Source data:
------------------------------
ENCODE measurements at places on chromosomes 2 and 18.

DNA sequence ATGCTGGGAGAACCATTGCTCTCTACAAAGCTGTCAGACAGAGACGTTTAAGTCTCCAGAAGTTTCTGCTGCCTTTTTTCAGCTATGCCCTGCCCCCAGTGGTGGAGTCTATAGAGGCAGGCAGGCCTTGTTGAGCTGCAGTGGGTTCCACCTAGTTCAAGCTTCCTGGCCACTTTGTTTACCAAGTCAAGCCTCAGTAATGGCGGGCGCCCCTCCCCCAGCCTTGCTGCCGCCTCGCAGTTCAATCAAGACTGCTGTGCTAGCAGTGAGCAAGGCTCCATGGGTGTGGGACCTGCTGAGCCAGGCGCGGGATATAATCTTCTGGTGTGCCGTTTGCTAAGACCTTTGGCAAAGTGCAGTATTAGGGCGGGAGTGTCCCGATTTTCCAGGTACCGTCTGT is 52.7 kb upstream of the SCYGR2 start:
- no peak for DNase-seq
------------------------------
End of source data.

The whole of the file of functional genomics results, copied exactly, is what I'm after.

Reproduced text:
ENCODE measurements at places on chromosomes 2 and 18.

DNA sequence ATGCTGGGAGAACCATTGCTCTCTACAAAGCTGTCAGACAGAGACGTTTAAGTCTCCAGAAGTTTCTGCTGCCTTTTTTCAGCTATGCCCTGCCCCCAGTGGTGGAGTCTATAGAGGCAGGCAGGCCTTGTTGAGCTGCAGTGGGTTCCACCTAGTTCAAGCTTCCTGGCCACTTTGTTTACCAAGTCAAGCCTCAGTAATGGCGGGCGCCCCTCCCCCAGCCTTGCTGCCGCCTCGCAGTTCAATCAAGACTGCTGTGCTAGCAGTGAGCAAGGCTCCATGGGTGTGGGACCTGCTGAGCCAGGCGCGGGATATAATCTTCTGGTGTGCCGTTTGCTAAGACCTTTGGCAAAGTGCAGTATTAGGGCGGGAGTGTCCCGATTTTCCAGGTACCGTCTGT is 52.7 kb upstream of the SCYGR2 start:
- no peak for DNase-seq